Attacks on healthcare systems have risen 100 percent


Larry Ponemon

Larry Ponemon

News that millions of patient Social Security numbers were stolen recently from Community Health Systems Inc. computers should come as a surprise.  Earlier this year, we published results from our Fourth Annual Benchmark Study on Patient Privacy and Data Security, and the headline result was this:      Criminal attacks on healthcare systems have risen a startling 100 percent since we first conducted this study four years ago in 2010.

Many other findings were equally as sobering. Healthcare employees are fueling breach risks by increased use of their personal unsecured devices (smartphones, laptops and tablets). Business Associates—those that have access to PHI and work with healthcare organizations—are not yet in compliance with the HIPAA Final Rule.

Data breaches continue to cost some healthcare organizations millions of dollars every year.

While the cost can range from less than $10,000 to more than $1 million, we calculate that the average cost for the organizations represented in this year’s benchmark study is approximately $2 million over a two-year period. This is down from $2.4 million in last year’s report as well as from the $2.2 million reported in 2011 and $2.1 million in 2010. Based on the experience of the healthcare organizations in this benchmark study, we believe the potential cost to the healthcare industry could be as much as $5.6 billion annually.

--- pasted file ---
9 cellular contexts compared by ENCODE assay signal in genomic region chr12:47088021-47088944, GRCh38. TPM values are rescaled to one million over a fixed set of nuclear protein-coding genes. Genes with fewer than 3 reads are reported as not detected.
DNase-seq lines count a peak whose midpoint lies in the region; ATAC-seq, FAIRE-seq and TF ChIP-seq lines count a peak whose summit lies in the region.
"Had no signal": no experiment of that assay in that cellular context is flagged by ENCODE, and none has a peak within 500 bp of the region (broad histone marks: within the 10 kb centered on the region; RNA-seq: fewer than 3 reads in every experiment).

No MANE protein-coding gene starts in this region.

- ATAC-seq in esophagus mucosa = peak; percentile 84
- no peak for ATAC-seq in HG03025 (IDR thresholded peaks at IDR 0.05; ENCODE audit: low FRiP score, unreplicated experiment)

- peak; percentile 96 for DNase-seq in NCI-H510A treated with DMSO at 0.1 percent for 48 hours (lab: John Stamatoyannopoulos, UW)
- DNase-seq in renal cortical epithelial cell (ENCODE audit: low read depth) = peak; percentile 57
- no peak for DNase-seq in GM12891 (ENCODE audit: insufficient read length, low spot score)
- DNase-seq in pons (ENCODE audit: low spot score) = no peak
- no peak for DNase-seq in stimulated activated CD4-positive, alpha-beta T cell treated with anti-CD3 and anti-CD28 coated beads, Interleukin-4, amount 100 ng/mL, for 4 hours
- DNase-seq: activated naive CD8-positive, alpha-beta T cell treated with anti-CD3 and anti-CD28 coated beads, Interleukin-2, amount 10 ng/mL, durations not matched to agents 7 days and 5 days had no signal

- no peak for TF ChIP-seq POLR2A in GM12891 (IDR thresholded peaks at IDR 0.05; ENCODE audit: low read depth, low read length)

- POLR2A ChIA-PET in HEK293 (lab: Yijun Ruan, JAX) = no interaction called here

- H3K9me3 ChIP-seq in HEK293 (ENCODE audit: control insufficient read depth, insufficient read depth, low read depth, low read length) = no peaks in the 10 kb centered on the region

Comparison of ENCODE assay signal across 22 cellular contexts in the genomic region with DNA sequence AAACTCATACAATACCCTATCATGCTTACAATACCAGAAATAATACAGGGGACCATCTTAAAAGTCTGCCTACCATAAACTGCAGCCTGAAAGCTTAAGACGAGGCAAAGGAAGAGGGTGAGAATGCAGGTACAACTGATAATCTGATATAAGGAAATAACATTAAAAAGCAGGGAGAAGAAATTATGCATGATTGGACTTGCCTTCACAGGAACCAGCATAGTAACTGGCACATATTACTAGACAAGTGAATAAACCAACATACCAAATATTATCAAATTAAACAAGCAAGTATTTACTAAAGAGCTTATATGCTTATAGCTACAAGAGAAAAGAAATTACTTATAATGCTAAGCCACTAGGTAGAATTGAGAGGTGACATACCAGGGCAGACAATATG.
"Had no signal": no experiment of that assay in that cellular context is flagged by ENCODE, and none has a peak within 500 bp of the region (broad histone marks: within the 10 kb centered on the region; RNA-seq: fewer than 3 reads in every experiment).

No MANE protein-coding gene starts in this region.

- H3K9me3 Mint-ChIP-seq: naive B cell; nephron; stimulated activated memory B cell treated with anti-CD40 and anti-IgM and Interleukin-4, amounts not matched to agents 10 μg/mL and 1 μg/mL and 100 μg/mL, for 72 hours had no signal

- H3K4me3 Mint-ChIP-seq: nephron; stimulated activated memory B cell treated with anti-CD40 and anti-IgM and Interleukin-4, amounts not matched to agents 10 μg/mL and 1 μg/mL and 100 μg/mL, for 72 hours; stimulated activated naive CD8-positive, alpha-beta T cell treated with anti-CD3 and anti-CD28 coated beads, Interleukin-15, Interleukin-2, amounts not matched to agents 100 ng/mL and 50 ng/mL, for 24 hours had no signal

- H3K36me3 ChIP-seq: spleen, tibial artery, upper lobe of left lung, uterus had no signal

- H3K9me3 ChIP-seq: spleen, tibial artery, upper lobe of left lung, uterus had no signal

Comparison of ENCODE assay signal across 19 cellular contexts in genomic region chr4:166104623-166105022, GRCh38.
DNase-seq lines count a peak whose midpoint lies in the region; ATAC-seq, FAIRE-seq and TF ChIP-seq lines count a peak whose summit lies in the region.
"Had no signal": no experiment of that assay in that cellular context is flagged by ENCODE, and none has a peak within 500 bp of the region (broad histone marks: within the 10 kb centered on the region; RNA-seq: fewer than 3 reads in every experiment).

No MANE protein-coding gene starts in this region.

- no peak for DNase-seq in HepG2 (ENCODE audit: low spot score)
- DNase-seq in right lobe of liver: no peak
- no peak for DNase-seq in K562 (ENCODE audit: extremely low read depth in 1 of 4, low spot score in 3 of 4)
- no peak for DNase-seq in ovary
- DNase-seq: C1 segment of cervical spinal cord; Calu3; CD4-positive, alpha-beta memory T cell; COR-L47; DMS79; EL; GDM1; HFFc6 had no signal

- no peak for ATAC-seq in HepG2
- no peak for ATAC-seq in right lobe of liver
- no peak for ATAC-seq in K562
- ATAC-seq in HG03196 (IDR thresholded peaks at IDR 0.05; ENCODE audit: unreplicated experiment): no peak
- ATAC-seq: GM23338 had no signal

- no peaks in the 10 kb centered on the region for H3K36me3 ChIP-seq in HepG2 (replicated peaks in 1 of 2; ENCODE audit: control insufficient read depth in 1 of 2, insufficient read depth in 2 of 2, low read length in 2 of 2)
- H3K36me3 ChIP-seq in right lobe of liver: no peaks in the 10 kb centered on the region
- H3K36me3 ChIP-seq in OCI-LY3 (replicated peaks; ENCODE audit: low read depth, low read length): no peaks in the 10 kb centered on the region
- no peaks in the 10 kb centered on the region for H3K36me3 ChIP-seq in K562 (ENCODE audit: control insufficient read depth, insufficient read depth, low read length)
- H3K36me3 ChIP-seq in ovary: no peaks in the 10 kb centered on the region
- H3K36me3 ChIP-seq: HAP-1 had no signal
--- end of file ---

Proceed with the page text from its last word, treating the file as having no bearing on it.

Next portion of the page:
The types of healthcare organizations participating in the study are hospitals or clinics that are part of a healthcare network (49 percent), integrated delivery systems (34 percent) and standalone hospital or clinic (17 percent). This year 91 healthcare organizations participated in this benchmark research and 388 interviews were conducted. All organizations in this research are subject to HIPAA as a covered entity. Most respondents interviewed work in compliance, IT, patient services and privacy.

Other key research findings:

The number of data breaches decreased slightly. Ninety percent of healthcare organizations in this study have had at least one data breach in the past two years. However, 38 percent report that they have had more than five incidents. This is a decline from last year’s report when 45 percent of organizations had more than 5. This coupled with an increase in organizations’ level of confidence in data breach detections suggests that modest improvements have been made in reducing threats to patient data.

Healthcare organizations improve ability to control data breach costs. The economic impact of one or more data breaches for healthcare organizations in this study ranges from less than $10,000 to more than $1 million over a two-year period. Based on the ranges reported by respondents, we calculated that the average economic impact of data breaches over the past two years for the healthcare organizations represented in this study is $2.0 million. This is a decrease of almost $400,000 or 17 percent since last year.